This essay deals with the image that England had of Cathay and its inhabitants throughout Elizabeth I’s reign. Encouraged by the travel reports of sailors, missionaries and merchants, late 16th-century English explorers were eager to find the northern route towards the Far East and, above all, to Cathay. As a far-away country, Cathay was considered a mysterious land whose inhabitants were said to be very refined and cultivated. Prejudice characterized, however, the European image of Cathayans, who, despite their refined culture and intellect, were said to be heathens and barbarians. The European prejudice deeply conditioned the image of Cathay and of Cathayans in England where opposing features were attributed to them. In William Shakespeare’s Twelfth Night and The Merry Wives of Windsor, for example, the adjective ‘Cataian’ takes on a series of possible meanings, ranging from the member of the Cathay Company to ‘rogue’ and ‘villain’. The negative interpretation of the word comes probably from the explanation that George Steevens gave of the word in his edition of The Merry Wives of Windsor, published in 1805, where he said that the word was used to mean ‘a sharper’ and hinted at the ‘dexterous thieving’ of those people. The question of whether the Cathayans were really rogues or not is a difficult one. As Y.Z. Chang explains, in Shakespeare’s time Cathay and China were two different geographical and social realities - what was true for China might not have been so for Cathay as well. The news that Cathay and China were the same country reached England only in the 17th century, when England was already going through a new page of her history.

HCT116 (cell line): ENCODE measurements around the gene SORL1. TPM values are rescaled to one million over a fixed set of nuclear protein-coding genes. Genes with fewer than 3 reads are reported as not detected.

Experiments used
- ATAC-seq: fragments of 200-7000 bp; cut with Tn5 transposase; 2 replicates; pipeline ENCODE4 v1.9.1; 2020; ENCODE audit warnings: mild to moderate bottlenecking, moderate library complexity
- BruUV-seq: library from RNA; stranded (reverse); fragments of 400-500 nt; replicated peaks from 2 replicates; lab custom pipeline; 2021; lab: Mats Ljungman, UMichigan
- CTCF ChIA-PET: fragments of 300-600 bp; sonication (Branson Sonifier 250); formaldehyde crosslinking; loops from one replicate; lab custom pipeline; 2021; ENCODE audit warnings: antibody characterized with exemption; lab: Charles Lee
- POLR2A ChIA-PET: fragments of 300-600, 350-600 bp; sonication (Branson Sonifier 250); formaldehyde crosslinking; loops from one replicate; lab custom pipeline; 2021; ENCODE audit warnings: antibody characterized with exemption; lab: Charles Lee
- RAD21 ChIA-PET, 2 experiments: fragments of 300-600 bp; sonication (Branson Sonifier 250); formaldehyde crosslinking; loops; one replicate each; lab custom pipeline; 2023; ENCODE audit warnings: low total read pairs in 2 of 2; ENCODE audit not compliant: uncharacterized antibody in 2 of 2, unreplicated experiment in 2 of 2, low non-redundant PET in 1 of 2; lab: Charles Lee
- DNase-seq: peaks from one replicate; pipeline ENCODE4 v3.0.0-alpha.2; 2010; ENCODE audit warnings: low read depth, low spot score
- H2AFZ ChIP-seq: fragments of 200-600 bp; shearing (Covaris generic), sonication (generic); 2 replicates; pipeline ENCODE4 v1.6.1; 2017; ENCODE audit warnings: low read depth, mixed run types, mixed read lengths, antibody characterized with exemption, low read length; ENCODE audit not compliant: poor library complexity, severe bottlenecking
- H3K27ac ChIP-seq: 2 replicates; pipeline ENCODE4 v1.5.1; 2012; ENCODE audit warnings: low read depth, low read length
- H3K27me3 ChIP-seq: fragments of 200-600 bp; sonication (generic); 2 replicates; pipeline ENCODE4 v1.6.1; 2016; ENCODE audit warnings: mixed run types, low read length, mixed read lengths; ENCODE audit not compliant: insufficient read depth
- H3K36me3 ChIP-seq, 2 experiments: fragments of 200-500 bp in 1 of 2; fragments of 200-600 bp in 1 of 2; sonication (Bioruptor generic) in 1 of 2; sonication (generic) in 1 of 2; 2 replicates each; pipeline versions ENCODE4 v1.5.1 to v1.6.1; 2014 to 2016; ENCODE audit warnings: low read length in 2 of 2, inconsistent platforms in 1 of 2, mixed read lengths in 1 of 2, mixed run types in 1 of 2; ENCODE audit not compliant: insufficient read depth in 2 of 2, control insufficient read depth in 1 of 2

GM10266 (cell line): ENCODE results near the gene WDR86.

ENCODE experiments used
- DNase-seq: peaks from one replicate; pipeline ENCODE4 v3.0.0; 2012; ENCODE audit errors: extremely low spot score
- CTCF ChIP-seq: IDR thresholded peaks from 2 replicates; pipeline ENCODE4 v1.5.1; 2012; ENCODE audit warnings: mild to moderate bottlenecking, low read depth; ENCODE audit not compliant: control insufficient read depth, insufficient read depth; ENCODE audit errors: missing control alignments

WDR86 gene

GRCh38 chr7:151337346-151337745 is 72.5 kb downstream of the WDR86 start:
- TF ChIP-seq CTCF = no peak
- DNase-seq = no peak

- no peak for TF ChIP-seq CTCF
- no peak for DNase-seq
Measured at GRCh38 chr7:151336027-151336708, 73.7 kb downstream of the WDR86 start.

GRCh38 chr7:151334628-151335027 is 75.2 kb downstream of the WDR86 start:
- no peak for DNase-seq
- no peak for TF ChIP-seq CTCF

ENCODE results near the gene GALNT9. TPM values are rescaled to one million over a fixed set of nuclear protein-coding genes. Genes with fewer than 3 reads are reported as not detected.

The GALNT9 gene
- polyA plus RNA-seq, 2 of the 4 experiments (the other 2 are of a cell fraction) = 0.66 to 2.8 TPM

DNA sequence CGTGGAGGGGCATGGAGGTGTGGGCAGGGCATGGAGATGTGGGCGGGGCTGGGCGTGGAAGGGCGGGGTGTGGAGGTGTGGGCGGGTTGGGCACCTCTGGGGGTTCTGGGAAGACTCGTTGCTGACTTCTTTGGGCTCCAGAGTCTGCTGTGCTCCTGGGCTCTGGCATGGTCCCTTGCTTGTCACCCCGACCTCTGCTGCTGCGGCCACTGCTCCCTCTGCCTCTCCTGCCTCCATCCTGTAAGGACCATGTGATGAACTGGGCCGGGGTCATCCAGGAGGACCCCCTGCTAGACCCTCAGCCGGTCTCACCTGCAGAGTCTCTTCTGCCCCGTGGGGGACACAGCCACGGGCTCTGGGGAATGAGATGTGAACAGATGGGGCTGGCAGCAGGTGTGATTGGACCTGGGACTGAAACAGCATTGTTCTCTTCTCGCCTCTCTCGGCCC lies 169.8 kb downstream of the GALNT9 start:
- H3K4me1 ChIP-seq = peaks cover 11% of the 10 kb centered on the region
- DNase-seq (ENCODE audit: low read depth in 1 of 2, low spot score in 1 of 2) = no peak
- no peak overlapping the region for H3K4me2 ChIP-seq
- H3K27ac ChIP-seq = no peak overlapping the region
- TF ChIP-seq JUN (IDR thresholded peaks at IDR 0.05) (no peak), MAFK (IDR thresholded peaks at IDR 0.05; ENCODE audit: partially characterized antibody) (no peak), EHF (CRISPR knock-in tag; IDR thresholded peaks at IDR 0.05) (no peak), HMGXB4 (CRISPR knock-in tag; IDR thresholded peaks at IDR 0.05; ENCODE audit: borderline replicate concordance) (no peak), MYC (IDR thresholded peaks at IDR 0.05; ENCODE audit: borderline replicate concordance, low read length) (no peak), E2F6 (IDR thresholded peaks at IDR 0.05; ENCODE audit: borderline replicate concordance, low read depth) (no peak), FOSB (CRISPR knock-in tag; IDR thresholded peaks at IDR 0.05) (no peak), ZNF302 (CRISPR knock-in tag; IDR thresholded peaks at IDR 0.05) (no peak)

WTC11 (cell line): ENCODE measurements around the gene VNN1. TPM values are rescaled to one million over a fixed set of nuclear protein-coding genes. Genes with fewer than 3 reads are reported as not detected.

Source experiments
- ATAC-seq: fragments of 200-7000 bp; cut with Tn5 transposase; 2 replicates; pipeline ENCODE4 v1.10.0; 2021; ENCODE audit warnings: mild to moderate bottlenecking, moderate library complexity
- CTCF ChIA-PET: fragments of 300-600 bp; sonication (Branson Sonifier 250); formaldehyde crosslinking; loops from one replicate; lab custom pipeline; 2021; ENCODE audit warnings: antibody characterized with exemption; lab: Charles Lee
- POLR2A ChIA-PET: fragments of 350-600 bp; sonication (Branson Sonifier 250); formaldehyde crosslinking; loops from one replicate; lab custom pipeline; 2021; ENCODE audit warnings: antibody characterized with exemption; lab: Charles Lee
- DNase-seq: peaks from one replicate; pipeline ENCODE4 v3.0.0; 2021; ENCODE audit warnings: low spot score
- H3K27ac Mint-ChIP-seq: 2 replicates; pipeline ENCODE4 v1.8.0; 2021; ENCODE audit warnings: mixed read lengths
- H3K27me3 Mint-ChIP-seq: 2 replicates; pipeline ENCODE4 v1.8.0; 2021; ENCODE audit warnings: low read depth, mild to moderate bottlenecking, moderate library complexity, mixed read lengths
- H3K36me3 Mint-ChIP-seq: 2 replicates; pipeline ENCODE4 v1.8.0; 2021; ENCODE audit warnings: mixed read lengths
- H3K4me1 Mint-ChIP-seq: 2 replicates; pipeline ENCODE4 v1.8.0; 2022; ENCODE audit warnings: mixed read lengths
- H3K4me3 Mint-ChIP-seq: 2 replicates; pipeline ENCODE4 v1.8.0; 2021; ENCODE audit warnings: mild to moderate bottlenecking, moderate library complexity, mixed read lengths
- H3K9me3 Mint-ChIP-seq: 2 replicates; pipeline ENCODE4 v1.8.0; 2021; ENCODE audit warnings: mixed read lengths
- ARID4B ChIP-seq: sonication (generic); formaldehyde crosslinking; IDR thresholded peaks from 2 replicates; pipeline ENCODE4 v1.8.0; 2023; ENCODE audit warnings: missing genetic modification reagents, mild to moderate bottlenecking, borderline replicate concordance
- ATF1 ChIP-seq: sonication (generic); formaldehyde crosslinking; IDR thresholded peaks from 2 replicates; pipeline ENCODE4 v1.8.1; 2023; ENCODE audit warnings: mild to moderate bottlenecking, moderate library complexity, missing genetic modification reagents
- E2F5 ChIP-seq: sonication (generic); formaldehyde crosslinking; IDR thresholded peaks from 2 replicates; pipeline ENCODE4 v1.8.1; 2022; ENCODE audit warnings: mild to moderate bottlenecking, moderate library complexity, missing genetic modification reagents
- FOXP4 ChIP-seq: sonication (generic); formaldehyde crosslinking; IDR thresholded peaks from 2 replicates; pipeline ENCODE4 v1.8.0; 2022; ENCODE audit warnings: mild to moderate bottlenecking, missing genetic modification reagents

|Translated title of the contribution||[Autom. eng. transl.] Shakespeare, the Elizbettians and the Cathay|
|Number of pages||19|
|Publication status||Published - 2021|
- Elisabetta I e il Catai
- Elizabeth I and Cathay
- Resoconti di viaggio sul Catai
- Shakespeare and 'Cataian'
- Shakespeare e 'Cataian'
- Travel reports on Cathay